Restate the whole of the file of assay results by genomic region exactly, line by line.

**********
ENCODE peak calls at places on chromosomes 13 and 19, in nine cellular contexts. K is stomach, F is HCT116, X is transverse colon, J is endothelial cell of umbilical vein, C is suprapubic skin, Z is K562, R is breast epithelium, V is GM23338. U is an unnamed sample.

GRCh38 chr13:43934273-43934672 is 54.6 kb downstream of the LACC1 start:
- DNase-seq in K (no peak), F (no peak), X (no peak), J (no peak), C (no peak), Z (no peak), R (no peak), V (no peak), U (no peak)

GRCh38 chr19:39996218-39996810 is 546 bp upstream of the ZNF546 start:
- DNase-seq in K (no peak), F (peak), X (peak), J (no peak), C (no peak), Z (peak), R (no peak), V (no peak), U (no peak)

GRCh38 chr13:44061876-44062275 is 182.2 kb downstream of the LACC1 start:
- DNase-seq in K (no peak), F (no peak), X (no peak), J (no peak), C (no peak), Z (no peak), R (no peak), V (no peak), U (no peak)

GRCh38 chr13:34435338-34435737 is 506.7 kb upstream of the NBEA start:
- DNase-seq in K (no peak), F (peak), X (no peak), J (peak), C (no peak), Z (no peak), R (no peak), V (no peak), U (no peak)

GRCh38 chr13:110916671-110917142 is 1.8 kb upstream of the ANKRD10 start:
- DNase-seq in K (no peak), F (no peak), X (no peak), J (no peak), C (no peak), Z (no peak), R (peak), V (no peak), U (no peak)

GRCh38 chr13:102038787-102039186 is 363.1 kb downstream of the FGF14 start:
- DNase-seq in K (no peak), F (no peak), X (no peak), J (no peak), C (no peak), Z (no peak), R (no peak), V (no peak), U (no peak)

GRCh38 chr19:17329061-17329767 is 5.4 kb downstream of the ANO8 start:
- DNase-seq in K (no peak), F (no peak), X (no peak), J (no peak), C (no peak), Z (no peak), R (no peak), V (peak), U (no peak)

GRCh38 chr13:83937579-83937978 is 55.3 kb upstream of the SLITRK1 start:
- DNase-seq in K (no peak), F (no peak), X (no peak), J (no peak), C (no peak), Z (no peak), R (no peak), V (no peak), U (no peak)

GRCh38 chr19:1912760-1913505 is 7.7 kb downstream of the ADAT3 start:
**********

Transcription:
ENCODE peak calls at places on chromosomes 13 and 19, in nine cellular contexts. K is stomach, F is HCT116, X is transverse colon, J is endothelial cell of umbilical vein, C is suprapubic skin, Z is K562, R is breast epithelium, V is GM23338. U is an unnamed sample.

GRCh38 chr13:43934273-43934672 is 54.6 kb downstream of the LACC1 start:
- DNase-seq in K (no peak), F (no peak), X (no peak), J (no peak), C (no peak), Z (no peak), R (no peak), V (no peak), U (no peak)

GRCh38 chr19:39996218-39996810 is 546 bp upstream of the ZNF546 start:
- DNase-seq in K (no peak), F (peak), X (peak), J (no peak), C (no peak), Z (peak), R (no peak), V (no peak), U (no peak)

GRCh38 chr13:44061876-44062275 is 182.2 kb downstream of the LACC1 start:
- DNase-seq in K (no peak), F (no peak), X (no peak), J (no peak), C (no peak), Z (no peak), R (no peak), V (no peak), U (no peak)

GRCh38 chr13:34435338-34435737 is 506.7 kb upstream of the NBEA start:
- DNase-seq in K (no peak), F (peak), X (no peak), J (peak), C (no peak), Z (no peak), R (no peak), V (no peak), U (no peak)

GRCh38 chr13:110916671-110917142 is 1.8 kb upstream of the ANKRD10 start:
- DNase-seq in K (no peak), F (no peak), X (no peak), J (no peak), C (no peak), Z (no peak), R (peak), V (no peak), U (no peak)

GRCh38 chr13:102038787-102039186 is 363.1 kb downstream of the FGF14 start:
- DNase-seq in K (no peak), F (no peak), X (no peak), J (no peak), C (no peak), Z (no peak), R (no peak), V (no peak), U (no peak)

GRCh38 chr19:17329061-17329767 is 5.4 kb downstream of the ANO8 start:
- DNase-seq in K (no peak), F (no peak), X (no peak), J (no peak), C (no peak), Z (no peak), R (no peak), V (peak), U (no peak)

GRCh38 chr13:83937579-83937978 is 55.3 kb upstream of the SLITRK1 start:
- DNase-seq in K (no peak), F (no peak), X (no peak), J (no peak), C (no peak), Z (no peak), R (no peak), V (no peak), U (no peak)

GRCh38 chr19:1912760-1913505 is 7.7 kb downstream of the ADAT3 start: